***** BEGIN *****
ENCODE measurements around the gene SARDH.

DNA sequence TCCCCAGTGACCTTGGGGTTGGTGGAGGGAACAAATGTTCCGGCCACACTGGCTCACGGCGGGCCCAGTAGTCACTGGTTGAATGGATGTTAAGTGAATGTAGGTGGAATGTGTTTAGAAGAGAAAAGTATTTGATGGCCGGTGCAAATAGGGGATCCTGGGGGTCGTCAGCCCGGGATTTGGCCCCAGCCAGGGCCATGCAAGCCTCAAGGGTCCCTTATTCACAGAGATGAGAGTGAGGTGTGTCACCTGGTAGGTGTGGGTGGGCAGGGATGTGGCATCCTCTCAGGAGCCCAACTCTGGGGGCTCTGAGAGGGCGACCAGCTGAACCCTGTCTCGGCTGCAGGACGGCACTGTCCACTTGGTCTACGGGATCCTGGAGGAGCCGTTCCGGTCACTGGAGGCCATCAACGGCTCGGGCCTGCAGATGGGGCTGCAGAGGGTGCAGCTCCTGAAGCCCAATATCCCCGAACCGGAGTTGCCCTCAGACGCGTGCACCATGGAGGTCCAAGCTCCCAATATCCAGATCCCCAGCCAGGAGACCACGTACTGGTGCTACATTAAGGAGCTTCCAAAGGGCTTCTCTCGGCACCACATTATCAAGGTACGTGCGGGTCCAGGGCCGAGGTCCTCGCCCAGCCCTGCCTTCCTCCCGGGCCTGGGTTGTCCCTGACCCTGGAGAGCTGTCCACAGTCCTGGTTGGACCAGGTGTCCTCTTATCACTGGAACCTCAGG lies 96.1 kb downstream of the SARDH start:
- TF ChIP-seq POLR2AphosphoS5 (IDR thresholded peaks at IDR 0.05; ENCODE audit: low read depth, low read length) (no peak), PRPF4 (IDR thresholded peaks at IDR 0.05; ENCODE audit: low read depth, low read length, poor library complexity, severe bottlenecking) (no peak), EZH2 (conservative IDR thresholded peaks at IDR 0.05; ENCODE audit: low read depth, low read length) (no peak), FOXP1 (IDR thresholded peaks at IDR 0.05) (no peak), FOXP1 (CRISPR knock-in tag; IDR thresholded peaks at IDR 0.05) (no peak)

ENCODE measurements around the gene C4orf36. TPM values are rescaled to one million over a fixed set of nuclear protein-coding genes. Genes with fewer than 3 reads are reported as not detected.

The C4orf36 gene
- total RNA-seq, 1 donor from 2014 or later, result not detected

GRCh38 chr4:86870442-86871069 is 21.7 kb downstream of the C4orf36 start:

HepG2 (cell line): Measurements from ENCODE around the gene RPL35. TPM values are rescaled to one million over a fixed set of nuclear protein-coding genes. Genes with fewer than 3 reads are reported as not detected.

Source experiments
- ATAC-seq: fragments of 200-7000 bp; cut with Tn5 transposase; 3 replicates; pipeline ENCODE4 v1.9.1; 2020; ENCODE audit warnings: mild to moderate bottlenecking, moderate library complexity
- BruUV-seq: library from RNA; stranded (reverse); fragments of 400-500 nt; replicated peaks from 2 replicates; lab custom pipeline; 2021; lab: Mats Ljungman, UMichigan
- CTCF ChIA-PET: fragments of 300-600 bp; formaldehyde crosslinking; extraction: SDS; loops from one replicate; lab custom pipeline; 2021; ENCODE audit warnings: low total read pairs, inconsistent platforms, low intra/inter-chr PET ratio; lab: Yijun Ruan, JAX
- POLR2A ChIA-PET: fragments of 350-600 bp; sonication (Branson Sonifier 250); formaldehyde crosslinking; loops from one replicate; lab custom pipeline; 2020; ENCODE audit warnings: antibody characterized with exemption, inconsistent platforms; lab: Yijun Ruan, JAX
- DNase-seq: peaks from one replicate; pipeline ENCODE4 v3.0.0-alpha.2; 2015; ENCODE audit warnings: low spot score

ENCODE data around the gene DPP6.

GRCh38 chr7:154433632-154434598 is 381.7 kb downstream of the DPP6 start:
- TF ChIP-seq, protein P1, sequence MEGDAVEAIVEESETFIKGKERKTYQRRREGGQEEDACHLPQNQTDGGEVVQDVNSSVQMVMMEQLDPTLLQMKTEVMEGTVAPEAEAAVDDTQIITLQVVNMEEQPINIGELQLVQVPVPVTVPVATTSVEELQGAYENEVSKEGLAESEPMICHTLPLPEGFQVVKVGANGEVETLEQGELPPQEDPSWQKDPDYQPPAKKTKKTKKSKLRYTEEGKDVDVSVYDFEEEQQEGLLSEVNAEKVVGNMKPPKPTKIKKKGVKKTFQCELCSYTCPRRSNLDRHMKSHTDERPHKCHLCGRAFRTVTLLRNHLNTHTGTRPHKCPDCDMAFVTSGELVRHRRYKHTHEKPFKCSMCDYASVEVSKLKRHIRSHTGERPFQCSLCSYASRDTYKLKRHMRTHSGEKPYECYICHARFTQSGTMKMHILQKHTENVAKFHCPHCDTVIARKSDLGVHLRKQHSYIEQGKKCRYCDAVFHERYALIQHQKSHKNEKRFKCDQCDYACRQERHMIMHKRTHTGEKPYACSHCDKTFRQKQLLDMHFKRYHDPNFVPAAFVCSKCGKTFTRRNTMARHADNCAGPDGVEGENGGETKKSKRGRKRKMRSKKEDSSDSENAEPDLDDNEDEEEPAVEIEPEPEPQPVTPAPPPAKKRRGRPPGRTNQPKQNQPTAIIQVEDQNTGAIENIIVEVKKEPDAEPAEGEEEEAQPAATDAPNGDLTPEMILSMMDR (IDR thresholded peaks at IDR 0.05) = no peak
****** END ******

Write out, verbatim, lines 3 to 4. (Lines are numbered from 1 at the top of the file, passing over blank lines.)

- TF ChIP-seq POLR2AphosphoS5 (IDR thresholded peaks at IDR 0.05; ENCODE audit: low read depth, low read length) (no peak), PRPF4 (IDR thresholded peaks at IDR 0.05; ENCODE audit: low read depth, low read length, poor library complexity, severe bottlenecking) (no peak), EZH2 (conservative IDR thresholded peaks at IDR 0.05; ENCODE audit: low read depth, low read length) (no peak), FOXP1 (IDR thresholded peaks at IDR 0.05) (no peak), FOXP1 (CRISPR knock-in tag; IDR thresholded peaks at IDR 0.05) (no peak)

ENCODE measurements around the gene C4orf36. TPM values are rescaled to one million over a fixed set of nuclear protein-coding genes. Genes with fewer than 3 reads are reported as not detected.